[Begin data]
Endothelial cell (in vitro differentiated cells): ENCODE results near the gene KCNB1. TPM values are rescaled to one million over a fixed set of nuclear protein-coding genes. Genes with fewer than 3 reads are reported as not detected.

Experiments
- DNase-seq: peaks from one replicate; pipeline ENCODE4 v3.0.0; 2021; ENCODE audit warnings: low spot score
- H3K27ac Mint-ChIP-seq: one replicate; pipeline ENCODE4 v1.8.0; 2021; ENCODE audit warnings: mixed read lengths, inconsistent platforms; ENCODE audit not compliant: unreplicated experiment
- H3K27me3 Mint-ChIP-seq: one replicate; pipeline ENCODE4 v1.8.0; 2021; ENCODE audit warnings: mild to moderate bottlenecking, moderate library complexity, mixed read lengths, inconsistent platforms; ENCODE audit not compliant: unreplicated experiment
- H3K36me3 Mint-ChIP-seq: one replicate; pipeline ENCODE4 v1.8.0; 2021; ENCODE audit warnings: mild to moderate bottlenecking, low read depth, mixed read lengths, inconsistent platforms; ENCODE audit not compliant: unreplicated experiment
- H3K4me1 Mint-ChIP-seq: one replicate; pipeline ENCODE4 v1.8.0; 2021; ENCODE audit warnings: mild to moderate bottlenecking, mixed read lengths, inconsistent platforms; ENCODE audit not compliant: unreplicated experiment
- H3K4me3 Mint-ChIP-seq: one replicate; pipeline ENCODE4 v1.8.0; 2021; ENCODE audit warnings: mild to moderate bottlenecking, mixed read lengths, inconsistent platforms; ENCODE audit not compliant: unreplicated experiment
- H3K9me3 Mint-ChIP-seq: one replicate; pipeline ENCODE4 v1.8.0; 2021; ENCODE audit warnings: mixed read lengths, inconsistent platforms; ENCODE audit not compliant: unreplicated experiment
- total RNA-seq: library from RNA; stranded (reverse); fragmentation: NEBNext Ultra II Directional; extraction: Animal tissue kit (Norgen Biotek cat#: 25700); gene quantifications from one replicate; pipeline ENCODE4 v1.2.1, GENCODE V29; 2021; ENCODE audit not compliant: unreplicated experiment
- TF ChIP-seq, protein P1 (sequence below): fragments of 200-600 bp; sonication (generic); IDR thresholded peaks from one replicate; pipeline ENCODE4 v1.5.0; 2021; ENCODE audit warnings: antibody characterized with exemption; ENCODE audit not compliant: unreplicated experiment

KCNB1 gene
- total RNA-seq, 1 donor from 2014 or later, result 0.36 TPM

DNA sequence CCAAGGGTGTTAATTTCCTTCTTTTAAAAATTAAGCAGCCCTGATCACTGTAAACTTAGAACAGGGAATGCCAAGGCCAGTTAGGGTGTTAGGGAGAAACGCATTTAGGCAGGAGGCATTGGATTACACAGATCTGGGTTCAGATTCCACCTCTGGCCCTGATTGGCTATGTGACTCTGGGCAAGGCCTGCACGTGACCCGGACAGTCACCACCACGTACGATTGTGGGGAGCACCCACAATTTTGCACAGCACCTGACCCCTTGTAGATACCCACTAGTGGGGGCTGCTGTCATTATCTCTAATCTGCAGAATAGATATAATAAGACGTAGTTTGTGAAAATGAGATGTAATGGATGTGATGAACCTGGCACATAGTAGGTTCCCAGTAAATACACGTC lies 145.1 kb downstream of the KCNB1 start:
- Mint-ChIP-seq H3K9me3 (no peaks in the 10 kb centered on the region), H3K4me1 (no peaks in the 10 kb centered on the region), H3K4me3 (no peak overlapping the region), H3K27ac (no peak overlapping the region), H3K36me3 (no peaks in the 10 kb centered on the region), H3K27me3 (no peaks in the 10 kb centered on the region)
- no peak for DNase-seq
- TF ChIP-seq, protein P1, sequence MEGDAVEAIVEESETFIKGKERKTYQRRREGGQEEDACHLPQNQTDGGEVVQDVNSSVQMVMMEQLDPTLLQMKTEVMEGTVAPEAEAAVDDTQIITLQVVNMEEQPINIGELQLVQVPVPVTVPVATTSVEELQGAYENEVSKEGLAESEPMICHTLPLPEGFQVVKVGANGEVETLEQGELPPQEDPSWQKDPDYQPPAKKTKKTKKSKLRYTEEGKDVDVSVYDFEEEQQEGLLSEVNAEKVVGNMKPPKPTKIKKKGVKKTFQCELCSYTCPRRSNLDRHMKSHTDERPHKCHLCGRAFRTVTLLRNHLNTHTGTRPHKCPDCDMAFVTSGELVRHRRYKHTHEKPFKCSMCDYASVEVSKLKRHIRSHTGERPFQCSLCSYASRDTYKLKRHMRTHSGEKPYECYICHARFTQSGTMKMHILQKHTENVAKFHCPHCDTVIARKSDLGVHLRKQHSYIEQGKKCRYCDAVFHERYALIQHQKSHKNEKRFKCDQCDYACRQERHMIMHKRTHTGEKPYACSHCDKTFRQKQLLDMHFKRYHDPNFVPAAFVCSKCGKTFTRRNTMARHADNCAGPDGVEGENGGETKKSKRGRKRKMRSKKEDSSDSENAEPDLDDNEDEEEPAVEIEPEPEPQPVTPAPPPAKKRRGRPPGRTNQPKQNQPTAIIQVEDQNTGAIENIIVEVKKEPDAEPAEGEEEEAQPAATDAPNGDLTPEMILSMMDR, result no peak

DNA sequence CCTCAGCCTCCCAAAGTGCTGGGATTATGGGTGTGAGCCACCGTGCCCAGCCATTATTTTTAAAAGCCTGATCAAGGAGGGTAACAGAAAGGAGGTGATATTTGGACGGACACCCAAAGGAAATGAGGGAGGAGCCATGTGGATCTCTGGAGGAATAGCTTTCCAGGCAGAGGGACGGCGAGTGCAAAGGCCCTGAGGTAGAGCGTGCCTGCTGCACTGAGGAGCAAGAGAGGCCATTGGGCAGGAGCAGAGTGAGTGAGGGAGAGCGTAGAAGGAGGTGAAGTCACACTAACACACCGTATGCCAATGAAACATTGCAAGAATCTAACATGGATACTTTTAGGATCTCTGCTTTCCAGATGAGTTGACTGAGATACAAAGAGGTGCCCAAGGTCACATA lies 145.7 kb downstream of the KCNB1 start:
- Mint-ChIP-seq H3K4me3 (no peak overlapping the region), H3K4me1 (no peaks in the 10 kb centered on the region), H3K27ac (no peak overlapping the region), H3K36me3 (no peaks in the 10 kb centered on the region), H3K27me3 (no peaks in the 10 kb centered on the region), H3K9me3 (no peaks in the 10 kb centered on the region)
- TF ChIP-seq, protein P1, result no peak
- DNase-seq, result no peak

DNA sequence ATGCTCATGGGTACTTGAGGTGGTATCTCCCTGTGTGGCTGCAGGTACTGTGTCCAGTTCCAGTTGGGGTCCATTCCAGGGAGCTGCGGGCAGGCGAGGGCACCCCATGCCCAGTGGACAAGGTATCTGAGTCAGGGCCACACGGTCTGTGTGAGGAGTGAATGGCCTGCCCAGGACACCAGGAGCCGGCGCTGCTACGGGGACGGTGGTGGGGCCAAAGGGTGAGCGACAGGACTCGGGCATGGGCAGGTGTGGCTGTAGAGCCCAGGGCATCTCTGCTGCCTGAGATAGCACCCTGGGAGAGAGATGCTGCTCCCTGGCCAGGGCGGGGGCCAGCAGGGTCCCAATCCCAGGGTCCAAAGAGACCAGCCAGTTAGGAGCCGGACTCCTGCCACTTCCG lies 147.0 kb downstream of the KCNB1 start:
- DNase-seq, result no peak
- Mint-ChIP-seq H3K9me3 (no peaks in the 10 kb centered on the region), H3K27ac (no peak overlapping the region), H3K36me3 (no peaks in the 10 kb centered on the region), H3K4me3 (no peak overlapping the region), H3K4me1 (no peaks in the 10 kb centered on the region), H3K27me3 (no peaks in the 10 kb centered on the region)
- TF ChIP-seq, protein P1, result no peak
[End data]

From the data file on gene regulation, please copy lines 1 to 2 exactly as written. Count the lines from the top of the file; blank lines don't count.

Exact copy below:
Endothelial cell (in vitro differentiated cells): ENCODE results near the gene KCNB1. TPM values are rescaled to one million over a fixed set of nuclear protein-coding genes. Genes with fewer than 3 reads are reported as not detected.

Experiments